On the weekend I went to the fabric flea market, which is an annual event in my city. A mix of local businesses, seamstresses looking to destash and fabulous fabric lovers in general come together to sell anything and everything sewing related. This is only the second time I’ve been and it was the first time I went alone, which was kind of nerve wracking because it tends to be very packed and loud, so it gets intense and overwhelming if you’re an anxious person, but it was worth it. I found some incredible fabric and patterns and only wish I had been able to pick up more of the wonderful fabric!
From top left: 6 meters of 100% cotton, 10 meters 100% cotton, 1 meter African wax print, 1 meter cotton/poly blend, 2.75 meters 100% cotton, 1.3 meters silk, and 2.2 meters cotton.
All in all, I brought home just over 23 meters of fabric, plus a nice little pile of patterns:
The top four patterns are all ones I snagged to sew for myself, and the last four are hopefully future projects for my sisters, though I didn’t realize until I got home that Butterick 6330 is unfortunately the wrong size for any of them. Typically I keep their measurements on my phone just in case I find a nice pattern that might work for one of them, but it was too crowded to pull out my phone at the flea market. Oops. It’s too bad, the pattern is gorgeous.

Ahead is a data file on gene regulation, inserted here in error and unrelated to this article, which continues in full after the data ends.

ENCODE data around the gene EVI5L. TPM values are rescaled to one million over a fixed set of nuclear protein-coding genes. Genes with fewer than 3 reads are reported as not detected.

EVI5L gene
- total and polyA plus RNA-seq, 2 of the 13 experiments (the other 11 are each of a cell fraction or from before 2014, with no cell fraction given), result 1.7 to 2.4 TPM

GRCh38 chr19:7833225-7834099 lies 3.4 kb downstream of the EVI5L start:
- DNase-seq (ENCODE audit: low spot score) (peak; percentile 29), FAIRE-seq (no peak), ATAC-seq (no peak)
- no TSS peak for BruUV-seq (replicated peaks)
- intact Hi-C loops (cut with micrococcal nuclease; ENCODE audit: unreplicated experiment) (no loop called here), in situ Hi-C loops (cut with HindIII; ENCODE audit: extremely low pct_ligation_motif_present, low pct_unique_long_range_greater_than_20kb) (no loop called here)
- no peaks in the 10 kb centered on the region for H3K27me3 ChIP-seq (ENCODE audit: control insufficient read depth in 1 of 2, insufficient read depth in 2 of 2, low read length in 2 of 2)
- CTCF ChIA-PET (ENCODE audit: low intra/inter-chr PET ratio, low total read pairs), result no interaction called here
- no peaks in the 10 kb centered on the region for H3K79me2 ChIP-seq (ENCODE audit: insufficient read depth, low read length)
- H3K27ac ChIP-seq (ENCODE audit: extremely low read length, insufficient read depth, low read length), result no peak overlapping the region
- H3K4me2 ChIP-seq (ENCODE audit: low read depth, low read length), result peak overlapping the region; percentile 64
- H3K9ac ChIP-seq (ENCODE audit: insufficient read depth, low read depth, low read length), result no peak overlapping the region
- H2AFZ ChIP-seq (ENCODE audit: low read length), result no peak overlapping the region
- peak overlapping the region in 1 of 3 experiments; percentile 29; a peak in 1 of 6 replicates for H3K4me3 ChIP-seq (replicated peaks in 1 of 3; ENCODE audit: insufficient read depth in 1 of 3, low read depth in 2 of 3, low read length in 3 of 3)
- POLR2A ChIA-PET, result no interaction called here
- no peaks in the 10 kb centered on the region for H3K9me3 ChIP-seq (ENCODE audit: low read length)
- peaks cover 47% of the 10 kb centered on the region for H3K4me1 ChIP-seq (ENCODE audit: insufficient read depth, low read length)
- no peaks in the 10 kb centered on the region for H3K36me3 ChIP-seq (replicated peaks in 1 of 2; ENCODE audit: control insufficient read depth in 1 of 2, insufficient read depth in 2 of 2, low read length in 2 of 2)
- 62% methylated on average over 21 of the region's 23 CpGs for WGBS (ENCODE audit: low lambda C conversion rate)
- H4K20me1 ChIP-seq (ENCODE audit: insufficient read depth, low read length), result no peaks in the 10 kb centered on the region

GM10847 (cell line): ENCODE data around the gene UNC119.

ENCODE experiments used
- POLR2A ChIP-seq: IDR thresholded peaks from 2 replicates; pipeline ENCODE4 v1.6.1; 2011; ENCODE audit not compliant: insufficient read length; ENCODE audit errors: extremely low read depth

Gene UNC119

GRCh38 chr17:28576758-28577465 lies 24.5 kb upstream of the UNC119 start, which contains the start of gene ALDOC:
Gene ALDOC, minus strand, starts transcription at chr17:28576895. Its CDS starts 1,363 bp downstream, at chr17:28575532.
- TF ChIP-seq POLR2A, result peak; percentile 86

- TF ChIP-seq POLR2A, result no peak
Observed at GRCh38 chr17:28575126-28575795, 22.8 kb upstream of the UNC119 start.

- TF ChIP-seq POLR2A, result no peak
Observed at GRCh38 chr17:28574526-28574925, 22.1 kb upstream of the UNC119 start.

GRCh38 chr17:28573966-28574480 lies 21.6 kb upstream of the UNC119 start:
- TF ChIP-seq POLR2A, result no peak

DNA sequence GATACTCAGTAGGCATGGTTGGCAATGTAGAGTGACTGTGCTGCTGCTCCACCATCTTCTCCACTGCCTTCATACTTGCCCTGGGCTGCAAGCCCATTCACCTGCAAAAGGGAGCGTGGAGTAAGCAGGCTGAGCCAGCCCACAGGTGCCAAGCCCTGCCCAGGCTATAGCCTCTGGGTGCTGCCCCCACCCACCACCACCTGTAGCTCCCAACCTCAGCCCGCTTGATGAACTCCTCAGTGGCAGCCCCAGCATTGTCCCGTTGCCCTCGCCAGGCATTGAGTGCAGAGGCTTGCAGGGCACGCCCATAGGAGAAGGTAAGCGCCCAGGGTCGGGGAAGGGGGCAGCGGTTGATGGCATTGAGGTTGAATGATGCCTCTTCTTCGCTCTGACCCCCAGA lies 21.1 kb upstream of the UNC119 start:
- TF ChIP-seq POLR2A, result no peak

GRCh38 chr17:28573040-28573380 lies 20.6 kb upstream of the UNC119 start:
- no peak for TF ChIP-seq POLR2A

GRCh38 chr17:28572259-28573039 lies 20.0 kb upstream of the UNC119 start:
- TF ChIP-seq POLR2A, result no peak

I also found these two gorgeous children’s patterns:
I don’t know for sure yet if my niece will go for that gorgeous Vogue dress, but I might just make it anyway, because it looks fabulous and involves a lot of really fine techniques and embroidery and I’d love to challenge myself to create something really beautiful with it. I’m currently working on Simplicity 2392, which unfortunately has some confusing instructions. I’m trying to follow them as much as possible, but may just end up winging it a bit. You can’t tell from this terrible photo, but it features embroidery as well, which I’m already rebelling against and instead using a design by one of my incredibly talented sisters. My embroidery isn’t doing her artwork justice, but it’s a joy to try and recreate it for this special piece.